NAME: Mai Der Vang
TWITTER: @maider_vang / FACEBOOK: Mai Der Vang
How do you introduce yourself?
As a Hmong American, as a child of Hmong refugees, as a Fresnan, as a poet, and more importantly, as Mai Der.
What inspires you?
I draw from my community, family, parents, and nieces and nephews. I draw from films and the visual arts. I draw from historical research and from the stories of ancestors. I draw from nature, the animal kingdom, and astronomy. I also draw from the dark, the night, the unseen. And then there is the drawing from grief and trauma, which also inspires.
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What challenges you?
When I feel the spark of an idea, or when I read or hear about injustices in the community, country, and world, I feel the challenge set upon me to write. Whether it’s a poem or an essay, there is a voice wanting to come out, a theory or argument waiting to be revealed. And many times, especially for essays, I have felt the immense challenge to get those ideas down quickly and clearly in a way that compels and not only adds to the discourse but also complicates it in a meaningful way. I am quite the scatterbrain, as indicated, too, by the fact that I see myself as slow writer. It will sometimes take me days to come up with a first few lines of poetry.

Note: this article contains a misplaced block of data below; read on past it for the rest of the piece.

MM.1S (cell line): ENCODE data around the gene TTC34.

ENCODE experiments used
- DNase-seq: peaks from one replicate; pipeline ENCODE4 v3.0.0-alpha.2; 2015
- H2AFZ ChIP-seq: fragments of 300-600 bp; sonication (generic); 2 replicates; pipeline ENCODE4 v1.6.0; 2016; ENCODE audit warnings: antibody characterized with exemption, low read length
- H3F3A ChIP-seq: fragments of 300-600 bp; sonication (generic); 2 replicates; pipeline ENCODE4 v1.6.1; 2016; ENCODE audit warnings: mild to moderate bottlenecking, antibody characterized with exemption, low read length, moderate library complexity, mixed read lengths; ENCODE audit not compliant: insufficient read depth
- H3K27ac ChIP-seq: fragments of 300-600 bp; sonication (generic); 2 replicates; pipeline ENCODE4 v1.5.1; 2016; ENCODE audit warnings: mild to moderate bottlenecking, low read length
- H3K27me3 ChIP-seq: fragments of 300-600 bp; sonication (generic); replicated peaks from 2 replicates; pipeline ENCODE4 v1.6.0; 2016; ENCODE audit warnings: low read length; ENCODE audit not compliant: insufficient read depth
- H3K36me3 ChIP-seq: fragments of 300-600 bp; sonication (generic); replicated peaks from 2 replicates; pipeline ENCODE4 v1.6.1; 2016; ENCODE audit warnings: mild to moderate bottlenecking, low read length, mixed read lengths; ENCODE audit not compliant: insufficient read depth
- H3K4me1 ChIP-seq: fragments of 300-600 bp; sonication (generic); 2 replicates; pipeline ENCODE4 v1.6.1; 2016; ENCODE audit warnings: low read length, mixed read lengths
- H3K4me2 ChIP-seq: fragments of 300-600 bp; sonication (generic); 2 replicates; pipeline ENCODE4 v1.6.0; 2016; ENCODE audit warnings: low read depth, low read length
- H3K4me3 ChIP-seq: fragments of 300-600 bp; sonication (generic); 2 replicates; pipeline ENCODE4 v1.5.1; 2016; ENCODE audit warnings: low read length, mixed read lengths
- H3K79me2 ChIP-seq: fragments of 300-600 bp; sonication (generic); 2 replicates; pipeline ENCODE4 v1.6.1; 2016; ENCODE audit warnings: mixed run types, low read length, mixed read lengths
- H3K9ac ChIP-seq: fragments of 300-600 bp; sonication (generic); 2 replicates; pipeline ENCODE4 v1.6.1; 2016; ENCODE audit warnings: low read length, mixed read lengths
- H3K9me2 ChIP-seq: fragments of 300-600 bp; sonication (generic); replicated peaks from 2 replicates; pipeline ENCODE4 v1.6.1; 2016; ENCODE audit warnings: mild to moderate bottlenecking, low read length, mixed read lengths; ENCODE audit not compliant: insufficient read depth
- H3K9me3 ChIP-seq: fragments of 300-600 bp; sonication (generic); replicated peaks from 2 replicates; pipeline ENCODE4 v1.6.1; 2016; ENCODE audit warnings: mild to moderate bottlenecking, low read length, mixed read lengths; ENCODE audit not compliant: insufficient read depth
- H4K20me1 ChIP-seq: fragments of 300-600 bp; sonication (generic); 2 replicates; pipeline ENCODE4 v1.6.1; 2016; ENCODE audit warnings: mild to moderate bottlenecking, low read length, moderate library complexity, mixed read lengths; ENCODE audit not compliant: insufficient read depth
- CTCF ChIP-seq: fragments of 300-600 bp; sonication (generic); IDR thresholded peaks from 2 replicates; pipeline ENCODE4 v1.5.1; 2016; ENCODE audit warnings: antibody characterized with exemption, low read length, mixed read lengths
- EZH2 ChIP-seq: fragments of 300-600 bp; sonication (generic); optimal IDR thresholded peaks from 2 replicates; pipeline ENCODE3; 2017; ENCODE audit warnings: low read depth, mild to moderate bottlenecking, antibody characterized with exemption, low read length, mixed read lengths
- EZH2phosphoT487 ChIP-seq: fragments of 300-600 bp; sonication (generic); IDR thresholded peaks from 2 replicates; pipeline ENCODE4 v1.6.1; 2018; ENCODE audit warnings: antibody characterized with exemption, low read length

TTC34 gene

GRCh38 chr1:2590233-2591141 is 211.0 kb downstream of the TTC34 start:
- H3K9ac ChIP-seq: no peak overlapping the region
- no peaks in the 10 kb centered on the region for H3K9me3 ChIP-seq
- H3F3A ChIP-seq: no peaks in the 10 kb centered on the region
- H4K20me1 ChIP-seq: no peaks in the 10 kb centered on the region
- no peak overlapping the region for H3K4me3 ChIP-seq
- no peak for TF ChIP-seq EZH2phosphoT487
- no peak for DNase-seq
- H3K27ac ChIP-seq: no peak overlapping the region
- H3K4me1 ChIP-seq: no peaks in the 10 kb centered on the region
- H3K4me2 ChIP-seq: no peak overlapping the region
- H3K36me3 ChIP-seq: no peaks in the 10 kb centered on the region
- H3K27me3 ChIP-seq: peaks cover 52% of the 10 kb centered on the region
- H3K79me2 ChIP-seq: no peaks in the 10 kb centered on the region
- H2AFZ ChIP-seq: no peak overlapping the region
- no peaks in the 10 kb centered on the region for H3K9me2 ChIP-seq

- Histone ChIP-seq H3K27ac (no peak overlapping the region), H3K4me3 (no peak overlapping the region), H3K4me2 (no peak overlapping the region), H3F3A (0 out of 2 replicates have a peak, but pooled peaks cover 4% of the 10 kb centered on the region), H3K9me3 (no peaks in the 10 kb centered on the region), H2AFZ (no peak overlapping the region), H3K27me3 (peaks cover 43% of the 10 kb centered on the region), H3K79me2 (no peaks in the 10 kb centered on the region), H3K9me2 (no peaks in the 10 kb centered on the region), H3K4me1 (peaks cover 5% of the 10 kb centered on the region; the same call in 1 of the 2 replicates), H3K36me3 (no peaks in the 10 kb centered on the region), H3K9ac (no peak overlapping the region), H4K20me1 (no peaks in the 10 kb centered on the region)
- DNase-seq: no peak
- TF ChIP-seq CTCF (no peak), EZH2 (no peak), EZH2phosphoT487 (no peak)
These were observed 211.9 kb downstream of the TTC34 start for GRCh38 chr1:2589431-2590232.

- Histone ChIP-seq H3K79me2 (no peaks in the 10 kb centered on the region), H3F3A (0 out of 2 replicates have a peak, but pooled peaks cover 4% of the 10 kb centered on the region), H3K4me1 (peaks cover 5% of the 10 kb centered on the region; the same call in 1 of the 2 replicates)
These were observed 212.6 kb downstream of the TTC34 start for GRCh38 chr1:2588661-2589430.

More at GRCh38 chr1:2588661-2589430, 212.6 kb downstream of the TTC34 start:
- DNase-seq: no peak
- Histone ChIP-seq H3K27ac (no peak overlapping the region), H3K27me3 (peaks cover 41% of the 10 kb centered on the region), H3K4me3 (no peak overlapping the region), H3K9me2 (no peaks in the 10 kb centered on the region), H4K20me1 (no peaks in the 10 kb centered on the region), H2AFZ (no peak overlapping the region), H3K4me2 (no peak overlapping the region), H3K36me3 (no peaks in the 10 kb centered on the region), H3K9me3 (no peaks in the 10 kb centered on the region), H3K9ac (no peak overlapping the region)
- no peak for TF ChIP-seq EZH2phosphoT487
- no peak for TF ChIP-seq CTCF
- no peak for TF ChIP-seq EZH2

Tell us about the biggest risk you ever took.
My biggest risk would have to be leaving Fresno, a second time, to pursue my MFA in Poetry in New York City. This meant leaving my hometown, a successful job working with young people in the community, and my family and friends, while uprooting myself and my partner (both of us sold our cars, he left his job too) in order for me to pursue a degree in a non-lucrative field of study. This was one of the most important decisions I ever made, and I’m glad I did.
What are you reading/watching/listening to these days?
Reading Chen Chen, Natalie Scenters-Zapico, Andrés Montoya, and Viet Thanh Nguyen. Watching Vice News, "Call the Midwife," and "Bob’s Burgers." Listening to The Naked and Famous.
RELATED: Mai Der Vang Wins 2016 Walt Whitman Award for ‘Afterland,’ Poetry Collection on Hmong Experience
If you weren’t doing what you’re doing now, what job would you want to have?
I am actually doing what I want to do, but if I had a choice, I’d love a job where I can take an inordinate amount time off and go places where I can just write.
What’s your motto?
Embrace the surprises! (Something I always ask poetry students, where in the poem do you surprise yourself? Your reader?)
I celebrate Asian Pacific American Heritage Month because…
...I belong to a community whose voice isn’t often heard, so I continue to write, to advocate, this month and all year long.
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